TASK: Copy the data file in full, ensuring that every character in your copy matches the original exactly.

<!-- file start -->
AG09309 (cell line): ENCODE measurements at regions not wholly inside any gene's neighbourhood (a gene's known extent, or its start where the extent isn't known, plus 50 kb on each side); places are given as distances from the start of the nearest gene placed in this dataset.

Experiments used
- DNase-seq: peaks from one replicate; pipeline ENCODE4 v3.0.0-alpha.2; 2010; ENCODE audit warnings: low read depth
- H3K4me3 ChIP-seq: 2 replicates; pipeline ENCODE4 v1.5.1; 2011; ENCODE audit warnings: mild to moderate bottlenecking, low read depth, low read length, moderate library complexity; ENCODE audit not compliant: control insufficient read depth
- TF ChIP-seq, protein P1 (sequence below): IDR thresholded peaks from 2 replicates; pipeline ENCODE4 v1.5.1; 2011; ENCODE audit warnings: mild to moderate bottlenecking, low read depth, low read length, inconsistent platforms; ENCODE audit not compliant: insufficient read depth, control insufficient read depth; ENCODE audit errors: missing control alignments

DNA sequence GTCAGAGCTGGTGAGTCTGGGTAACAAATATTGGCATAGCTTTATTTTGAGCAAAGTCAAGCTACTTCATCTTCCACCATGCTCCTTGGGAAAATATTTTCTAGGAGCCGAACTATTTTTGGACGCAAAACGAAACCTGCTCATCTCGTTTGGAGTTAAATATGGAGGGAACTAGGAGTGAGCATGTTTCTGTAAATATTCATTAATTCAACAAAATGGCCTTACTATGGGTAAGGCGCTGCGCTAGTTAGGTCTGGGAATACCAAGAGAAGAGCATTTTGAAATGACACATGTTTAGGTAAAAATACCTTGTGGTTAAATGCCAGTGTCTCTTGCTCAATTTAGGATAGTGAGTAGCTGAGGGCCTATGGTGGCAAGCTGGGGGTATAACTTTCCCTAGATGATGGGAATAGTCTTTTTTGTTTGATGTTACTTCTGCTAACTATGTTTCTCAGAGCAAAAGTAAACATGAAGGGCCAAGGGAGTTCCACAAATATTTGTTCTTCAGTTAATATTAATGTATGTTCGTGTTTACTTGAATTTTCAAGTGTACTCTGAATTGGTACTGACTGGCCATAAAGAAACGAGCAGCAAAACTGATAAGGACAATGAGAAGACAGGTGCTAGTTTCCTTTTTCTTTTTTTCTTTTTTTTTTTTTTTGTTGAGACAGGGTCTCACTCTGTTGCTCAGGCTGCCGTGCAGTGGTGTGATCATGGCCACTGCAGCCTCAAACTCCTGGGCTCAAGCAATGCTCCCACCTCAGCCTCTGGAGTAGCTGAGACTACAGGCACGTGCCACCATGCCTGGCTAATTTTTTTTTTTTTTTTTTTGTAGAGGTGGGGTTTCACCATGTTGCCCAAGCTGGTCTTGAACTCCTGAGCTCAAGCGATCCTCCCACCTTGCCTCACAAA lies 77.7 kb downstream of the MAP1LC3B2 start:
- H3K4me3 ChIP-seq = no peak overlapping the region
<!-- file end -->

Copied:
AG09309 (cell line): ENCODE measurements at regions not wholly inside any gene's neighbourhood (a gene's known extent, or its start where the extent isn't known, plus 50 kb on each side); places are given as distances from the start of the nearest gene placed in this dataset.

Experiments used
- DNase-seq: peaks from one replicate; pipeline ENCODE4 v3.0.0-alpha.2; 2010; ENCODE audit warnings: low read depth
- H3K4me3 ChIP-seq: 2 replicates; pipeline ENCODE4 v1.5.1; 2011; ENCODE audit warnings: mild to moderate bottlenecking, low read depth, low read length, moderate library complexity; ENCODE audit not compliant: control insufficient read depth
- TF ChIP-seq, protein P1 (sequence below): IDR thresholded peaks from 2 replicates; pipeline ENCODE4 v1.5.1; 2011; ENCODE audit warnings: mild to moderate bottlenecking, low read depth, low read length, inconsistent platforms; ENCODE audit not compliant: insufficient read depth, control insufficient read depth; ENCODE audit errors: missing control alignments

DNA sequence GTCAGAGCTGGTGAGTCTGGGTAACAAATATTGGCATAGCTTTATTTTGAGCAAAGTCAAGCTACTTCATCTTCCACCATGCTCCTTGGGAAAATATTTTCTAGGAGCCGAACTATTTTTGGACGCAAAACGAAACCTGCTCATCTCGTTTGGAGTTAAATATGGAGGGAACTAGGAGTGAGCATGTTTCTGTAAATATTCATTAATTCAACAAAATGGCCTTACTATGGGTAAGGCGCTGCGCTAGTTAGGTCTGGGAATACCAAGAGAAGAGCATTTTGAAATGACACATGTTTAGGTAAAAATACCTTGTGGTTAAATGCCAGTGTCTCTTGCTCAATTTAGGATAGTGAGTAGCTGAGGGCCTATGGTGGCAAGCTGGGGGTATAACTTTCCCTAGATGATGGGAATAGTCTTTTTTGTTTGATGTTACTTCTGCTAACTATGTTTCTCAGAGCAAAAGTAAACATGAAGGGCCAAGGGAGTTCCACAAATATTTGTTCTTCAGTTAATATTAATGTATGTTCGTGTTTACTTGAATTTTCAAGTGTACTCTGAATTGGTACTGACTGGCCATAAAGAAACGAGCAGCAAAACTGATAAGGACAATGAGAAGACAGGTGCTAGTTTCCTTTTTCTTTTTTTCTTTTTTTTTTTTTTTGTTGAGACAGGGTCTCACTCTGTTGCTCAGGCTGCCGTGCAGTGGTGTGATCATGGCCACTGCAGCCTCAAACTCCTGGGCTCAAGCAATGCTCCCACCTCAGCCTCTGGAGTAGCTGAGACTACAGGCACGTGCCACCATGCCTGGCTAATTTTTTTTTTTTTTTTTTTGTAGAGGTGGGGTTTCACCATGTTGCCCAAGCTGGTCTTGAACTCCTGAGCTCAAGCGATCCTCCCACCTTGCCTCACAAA lies 77.7 kb downstream of the MAP1LC3B2 start:
- H3K4me3 ChIP-seq = no peak overlapping the region